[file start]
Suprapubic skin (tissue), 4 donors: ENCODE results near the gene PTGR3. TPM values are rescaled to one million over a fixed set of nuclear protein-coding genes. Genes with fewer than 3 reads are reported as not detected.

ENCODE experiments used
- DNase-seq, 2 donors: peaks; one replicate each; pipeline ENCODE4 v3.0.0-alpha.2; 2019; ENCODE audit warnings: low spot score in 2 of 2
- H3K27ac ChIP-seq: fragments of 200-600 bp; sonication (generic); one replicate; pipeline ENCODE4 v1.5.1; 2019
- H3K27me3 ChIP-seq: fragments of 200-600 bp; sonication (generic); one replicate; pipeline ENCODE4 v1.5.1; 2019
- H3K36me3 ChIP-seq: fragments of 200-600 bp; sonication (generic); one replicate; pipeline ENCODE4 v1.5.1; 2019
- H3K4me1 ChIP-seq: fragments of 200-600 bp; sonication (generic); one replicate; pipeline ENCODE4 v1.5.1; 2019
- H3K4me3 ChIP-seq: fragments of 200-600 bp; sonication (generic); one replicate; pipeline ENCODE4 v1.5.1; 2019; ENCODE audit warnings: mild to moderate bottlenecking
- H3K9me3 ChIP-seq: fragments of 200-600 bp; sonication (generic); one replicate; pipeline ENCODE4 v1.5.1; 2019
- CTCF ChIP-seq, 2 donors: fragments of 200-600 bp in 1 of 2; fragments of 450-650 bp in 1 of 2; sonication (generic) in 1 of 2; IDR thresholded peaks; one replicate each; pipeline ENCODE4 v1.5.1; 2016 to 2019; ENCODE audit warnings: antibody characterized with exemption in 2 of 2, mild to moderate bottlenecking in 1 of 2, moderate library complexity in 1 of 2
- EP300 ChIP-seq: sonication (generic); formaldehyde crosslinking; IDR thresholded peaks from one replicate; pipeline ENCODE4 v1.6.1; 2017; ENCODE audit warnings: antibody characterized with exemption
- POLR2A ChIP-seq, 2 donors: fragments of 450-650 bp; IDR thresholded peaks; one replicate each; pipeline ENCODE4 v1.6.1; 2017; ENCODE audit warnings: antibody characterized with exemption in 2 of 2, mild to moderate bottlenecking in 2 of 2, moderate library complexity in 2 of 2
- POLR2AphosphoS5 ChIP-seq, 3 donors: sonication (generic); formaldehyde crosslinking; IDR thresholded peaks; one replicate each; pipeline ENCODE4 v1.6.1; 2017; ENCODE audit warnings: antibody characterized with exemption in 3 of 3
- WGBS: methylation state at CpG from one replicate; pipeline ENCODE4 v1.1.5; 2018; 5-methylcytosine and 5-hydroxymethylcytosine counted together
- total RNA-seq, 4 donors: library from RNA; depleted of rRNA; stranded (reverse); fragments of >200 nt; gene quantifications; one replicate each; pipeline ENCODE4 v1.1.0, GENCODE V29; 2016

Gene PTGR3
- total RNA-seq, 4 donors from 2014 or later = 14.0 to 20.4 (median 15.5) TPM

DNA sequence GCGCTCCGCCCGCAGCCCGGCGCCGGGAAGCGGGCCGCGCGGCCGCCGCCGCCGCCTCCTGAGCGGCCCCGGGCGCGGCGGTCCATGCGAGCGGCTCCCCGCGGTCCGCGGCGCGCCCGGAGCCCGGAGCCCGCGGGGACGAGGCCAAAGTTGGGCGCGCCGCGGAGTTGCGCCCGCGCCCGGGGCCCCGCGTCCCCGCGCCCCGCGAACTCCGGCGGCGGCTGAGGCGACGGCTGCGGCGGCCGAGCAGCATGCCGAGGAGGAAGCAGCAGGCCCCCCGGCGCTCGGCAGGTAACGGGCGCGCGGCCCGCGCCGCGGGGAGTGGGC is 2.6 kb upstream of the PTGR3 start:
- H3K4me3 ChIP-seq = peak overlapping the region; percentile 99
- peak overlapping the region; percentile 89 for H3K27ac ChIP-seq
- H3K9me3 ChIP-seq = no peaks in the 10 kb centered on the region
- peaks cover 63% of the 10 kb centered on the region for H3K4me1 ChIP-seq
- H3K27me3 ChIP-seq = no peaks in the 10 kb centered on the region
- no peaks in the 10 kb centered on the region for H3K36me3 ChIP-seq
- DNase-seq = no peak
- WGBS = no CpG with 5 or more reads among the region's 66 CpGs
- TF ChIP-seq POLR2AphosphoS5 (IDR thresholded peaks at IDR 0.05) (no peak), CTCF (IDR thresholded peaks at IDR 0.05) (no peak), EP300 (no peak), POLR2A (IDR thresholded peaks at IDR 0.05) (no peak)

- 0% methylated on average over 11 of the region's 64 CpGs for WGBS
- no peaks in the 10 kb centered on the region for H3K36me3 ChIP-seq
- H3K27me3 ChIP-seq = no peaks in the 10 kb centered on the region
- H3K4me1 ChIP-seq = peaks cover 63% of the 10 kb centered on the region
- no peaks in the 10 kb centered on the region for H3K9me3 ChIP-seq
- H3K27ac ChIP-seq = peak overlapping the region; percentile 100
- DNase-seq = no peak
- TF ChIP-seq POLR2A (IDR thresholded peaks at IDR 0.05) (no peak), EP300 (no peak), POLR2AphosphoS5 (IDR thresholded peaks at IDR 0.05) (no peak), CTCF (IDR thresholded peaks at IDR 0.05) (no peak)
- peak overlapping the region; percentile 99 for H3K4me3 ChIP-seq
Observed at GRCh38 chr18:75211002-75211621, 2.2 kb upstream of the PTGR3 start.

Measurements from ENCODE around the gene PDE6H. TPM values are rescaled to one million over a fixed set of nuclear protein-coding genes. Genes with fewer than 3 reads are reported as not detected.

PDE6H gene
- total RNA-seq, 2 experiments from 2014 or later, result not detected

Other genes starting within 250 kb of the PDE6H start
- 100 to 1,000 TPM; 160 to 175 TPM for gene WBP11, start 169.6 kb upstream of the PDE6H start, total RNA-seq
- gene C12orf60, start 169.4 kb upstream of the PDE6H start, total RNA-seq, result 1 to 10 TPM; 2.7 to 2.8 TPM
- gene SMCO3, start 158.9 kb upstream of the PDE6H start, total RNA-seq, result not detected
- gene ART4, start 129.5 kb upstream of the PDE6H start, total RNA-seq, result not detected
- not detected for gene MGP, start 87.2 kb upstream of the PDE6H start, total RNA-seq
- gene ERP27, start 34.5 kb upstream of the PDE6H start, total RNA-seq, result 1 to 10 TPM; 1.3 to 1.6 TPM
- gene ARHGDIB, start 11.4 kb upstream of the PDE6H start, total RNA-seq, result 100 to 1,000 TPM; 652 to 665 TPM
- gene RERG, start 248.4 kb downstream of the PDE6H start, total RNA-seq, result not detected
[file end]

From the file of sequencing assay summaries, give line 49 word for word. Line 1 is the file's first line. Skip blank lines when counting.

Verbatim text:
- gene RERG, start 248.4 kb downstream of the PDE6H start, total RNA-seq, result not detected